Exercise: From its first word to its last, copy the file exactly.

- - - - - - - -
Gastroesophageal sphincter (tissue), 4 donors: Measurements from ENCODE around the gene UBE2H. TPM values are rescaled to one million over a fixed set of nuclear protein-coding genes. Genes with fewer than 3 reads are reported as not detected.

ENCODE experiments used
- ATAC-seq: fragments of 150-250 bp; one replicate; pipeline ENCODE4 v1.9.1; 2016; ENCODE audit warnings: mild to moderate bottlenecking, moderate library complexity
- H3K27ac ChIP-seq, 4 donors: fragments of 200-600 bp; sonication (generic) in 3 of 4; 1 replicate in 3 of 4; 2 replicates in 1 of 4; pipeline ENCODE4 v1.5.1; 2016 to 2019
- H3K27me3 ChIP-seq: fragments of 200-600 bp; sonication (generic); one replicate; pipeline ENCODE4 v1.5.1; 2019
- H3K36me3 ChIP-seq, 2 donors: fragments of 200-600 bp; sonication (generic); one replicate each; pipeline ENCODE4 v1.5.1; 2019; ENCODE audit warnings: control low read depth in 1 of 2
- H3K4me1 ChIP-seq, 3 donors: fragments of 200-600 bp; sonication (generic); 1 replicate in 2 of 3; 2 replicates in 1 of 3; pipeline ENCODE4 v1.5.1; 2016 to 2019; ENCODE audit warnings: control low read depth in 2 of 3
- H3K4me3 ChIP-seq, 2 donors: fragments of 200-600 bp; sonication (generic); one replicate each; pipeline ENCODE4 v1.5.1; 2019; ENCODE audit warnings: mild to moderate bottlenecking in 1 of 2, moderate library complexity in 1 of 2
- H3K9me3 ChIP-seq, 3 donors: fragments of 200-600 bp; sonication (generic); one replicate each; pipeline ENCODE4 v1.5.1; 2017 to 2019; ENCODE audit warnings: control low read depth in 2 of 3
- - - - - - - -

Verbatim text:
Gastroesophageal sphincter (tissue), 4 donors: Measurements from ENCODE around the gene UBE2H. TPM values are rescaled to one million over a fixed set of nuclear protein-coding genes. Genes with fewer than 3 reads are reported as not detected.

ENCODE experiments used
- ATAC-seq: fragments of 150-250 bp; one replicate; pipeline ENCODE4 v1.9.1; 2016; ENCODE audit warnings: mild to moderate bottlenecking, moderate library complexity
- H3K27ac ChIP-seq, 4 donors: fragments of 200-600 bp; sonication (generic) in 3 of 4; 1 replicate in 3 of 4; 2 replicates in 1 of 4; pipeline ENCODE4 v1.5.1; 2016 to 2019
- H3K27me3 ChIP-seq: fragments of 200-600 bp; sonication (generic); one replicate; pipeline ENCODE4 v1.5.1; 2019
- H3K36me3 ChIP-seq, 2 donors: fragments of 200-600 bp; sonication (generic); one replicate each; pipeline ENCODE4 v1.5.1; 2019; ENCODE audit warnings: control low read depth in 1 of 2
- H3K4me1 ChIP-seq, 3 donors: fragments of 200-600 bp; sonication (generic); 1 replicate in 2 of 3; 2 replicates in 1 of 3; pipeline ENCODE4 v1.5.1; 2016 to 2019; ENCODE audit warnings: control low read depth in 2 of 3
- H3K4me3 ChIP-seq, 2 donors: fragments of 200-600 bp; sonication (generic); one replicate each; pipeline ENCODE4 v1.5.1; 2019; ENCODE audit warnings: mild to moderate bottlenecking in 1 of 2, moderate library complexity in 1 of 2
- H3K9me3 ChIP-seq, 3 donors: fragments of 200-600 bp; sonication (generic); one replicate each; pipeline ENCODE4 v1.5.1; 2017 to 2019; ENCODE audit warnings: control low read depth in 2 of 3